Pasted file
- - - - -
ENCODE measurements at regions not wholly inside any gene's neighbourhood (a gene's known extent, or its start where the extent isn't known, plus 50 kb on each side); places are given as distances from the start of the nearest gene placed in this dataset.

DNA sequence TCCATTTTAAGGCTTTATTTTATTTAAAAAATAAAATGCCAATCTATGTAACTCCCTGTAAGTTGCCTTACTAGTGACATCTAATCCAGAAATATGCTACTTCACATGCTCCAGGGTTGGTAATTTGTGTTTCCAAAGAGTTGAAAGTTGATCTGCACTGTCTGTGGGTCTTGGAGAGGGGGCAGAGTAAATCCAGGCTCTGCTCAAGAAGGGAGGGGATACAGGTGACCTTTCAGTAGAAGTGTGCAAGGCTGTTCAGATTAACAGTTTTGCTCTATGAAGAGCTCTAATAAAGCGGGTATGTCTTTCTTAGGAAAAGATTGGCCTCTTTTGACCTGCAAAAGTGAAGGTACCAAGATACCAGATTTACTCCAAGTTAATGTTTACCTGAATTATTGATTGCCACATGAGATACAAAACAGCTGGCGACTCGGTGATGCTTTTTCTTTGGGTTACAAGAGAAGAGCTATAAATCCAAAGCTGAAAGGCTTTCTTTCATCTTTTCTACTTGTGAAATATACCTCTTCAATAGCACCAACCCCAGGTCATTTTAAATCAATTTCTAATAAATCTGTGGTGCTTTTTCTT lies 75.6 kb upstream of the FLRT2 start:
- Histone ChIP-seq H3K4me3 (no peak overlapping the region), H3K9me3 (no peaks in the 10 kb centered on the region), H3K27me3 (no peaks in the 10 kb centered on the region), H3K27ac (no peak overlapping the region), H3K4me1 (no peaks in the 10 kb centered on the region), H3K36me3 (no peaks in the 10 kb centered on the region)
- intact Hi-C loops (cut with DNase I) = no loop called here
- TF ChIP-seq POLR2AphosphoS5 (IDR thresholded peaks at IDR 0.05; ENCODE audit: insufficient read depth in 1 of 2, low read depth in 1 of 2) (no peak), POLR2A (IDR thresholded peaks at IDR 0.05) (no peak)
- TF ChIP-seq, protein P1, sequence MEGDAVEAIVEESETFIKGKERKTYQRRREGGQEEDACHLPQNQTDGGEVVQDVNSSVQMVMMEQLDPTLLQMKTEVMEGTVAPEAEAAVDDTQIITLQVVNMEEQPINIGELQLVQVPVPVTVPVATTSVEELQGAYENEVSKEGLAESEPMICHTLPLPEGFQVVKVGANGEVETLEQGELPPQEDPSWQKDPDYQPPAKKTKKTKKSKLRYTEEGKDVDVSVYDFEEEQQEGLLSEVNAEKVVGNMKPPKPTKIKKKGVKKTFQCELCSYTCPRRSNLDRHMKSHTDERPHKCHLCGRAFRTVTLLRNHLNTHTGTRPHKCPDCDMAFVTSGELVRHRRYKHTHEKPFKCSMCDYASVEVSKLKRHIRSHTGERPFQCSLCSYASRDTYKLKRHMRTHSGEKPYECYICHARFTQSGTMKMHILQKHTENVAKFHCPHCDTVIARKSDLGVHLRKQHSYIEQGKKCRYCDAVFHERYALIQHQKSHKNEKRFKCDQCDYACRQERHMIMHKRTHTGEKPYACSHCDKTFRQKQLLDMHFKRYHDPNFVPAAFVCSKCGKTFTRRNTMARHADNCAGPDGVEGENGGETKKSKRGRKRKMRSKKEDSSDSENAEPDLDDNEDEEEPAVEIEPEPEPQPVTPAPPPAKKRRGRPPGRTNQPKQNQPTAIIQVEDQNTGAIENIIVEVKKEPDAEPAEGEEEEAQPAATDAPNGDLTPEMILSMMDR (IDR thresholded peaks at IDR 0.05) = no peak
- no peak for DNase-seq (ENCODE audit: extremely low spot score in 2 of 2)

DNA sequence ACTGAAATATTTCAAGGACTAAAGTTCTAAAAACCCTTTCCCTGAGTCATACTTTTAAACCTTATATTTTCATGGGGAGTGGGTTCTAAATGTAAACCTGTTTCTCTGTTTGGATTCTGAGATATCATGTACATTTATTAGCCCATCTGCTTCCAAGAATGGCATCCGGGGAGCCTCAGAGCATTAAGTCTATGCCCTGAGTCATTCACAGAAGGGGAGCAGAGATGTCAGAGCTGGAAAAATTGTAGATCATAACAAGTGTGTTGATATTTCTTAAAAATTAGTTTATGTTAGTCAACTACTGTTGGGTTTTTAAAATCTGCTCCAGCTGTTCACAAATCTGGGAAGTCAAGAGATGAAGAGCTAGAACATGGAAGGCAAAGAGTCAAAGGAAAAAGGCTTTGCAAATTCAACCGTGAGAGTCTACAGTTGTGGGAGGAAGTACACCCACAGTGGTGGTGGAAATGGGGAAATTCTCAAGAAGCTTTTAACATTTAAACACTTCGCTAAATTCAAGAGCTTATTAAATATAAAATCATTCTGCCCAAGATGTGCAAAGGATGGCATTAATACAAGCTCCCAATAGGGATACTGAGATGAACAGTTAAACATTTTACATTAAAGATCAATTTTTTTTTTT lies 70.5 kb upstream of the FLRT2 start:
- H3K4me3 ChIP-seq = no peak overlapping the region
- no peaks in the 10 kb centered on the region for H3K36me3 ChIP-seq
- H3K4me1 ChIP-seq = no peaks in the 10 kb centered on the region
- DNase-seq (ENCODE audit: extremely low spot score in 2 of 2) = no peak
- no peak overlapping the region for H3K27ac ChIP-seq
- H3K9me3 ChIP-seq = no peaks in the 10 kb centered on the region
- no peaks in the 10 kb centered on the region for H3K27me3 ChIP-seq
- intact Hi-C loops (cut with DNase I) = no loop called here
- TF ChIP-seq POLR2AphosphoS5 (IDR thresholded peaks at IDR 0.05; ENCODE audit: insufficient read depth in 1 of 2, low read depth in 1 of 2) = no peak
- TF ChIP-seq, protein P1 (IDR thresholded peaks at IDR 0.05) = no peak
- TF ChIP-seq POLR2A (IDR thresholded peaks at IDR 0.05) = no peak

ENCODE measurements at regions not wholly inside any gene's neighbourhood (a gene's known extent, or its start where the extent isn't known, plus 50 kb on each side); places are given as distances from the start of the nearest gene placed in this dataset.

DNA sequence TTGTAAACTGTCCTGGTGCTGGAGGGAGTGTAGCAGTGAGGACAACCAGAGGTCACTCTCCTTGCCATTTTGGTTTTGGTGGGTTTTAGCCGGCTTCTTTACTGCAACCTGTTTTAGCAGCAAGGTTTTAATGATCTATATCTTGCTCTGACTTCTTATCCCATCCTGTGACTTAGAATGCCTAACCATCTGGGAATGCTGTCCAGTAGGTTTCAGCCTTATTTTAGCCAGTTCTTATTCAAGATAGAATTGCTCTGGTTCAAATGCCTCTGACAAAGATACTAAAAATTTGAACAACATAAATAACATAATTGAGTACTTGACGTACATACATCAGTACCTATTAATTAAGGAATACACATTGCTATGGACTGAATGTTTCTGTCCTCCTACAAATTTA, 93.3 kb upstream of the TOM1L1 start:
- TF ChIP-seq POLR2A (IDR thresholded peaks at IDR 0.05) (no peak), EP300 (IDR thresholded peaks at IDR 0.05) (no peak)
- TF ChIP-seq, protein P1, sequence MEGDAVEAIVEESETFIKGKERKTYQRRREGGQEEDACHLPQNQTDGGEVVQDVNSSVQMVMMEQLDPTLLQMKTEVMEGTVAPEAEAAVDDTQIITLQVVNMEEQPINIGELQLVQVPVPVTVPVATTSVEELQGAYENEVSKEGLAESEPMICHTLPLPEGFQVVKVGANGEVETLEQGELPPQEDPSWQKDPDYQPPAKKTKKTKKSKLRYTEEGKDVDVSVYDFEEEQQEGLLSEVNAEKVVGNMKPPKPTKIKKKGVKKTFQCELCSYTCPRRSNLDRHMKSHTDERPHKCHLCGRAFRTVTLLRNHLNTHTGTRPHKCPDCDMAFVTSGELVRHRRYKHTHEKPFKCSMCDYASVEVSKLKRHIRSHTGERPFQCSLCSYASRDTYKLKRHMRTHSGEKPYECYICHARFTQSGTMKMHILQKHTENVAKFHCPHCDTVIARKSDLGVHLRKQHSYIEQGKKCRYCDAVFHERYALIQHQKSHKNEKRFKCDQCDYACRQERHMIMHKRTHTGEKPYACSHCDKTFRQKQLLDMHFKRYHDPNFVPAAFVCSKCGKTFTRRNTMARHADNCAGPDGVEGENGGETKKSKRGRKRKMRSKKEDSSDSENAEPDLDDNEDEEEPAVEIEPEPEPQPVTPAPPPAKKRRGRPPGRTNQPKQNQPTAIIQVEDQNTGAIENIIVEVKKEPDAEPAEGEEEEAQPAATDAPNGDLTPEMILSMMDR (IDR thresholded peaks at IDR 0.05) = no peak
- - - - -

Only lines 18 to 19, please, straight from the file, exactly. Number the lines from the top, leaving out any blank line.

- TF ChIP-seq, protein P1 (IDR thresholded peaks at IDR 0.05) = no peak
- TF ChIP-seq POLR2A (IDR thresholded peaks at IDR 0.05) = no peak